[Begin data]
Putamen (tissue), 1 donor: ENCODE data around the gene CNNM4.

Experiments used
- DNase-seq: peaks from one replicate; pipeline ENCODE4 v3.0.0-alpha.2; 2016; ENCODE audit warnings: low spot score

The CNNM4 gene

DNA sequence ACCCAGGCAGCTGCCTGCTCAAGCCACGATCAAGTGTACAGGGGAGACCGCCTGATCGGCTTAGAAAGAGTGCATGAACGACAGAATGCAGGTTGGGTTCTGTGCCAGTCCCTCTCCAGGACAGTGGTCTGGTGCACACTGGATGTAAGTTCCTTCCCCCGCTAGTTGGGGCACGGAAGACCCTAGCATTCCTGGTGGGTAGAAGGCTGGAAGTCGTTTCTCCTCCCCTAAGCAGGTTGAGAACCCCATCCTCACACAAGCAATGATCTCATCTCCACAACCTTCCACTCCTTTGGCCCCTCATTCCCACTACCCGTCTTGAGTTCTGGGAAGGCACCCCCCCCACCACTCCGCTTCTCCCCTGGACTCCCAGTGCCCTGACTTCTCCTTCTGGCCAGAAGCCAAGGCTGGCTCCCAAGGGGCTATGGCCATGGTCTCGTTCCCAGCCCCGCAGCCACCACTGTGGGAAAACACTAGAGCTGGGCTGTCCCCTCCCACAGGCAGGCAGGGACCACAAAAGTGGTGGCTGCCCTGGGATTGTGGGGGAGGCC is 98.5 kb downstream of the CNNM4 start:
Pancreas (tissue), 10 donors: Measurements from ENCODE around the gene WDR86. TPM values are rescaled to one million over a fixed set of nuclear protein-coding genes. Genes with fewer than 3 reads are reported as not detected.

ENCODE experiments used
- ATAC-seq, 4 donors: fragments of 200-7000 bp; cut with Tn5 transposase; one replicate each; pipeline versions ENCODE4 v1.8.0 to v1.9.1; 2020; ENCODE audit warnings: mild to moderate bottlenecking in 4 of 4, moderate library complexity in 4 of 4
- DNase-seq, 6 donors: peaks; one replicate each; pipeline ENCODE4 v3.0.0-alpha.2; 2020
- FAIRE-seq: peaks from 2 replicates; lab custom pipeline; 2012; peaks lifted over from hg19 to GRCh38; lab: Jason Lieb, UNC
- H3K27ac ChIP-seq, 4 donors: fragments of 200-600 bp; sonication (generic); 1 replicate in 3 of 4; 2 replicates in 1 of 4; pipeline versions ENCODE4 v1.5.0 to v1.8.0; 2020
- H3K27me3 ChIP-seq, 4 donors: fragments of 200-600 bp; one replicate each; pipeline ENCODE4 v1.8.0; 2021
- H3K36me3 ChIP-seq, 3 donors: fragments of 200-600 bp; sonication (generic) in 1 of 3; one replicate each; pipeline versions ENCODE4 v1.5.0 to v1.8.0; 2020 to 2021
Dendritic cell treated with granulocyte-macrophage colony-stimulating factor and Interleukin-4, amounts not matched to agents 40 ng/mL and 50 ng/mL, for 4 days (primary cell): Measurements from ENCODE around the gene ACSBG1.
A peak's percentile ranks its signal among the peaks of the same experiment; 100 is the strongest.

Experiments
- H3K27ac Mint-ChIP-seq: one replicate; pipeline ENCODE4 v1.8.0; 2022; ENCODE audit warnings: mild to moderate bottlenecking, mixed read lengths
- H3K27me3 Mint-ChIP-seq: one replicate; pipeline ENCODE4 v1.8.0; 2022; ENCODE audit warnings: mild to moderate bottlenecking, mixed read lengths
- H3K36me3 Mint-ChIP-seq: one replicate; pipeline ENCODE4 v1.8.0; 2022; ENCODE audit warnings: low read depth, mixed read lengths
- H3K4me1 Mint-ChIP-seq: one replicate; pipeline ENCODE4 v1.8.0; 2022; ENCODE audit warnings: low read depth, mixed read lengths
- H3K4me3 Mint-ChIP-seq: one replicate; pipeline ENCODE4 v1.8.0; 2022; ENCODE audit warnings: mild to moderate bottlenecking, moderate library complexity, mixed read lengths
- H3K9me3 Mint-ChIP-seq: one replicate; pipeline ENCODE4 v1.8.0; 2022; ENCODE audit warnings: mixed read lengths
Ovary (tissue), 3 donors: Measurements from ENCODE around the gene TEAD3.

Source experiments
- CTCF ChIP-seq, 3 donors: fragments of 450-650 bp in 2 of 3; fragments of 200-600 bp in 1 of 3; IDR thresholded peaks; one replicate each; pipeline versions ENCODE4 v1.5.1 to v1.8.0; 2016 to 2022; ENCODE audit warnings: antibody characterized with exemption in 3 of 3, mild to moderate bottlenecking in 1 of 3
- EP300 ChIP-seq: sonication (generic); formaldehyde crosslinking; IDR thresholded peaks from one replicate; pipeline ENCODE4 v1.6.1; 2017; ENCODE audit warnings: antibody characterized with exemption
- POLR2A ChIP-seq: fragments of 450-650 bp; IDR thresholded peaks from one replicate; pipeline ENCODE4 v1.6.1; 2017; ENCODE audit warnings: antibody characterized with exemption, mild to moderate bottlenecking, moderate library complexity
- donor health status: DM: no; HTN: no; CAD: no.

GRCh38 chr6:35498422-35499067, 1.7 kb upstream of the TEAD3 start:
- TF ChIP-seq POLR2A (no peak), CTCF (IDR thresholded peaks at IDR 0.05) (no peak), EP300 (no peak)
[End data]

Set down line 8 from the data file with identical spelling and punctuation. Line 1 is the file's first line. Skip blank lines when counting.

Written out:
- ATAC-seq, 4 donors: fragments of 200-7000 bp; cut with Tn5 transposase; one replicate each; pipeline versions ENCODE4 v1.8.0 to v1.9.1; 2020; ENCODE audit warnings: mild to moderate bottlenecking in 4 of 4, moderate library complexity in 4 of 4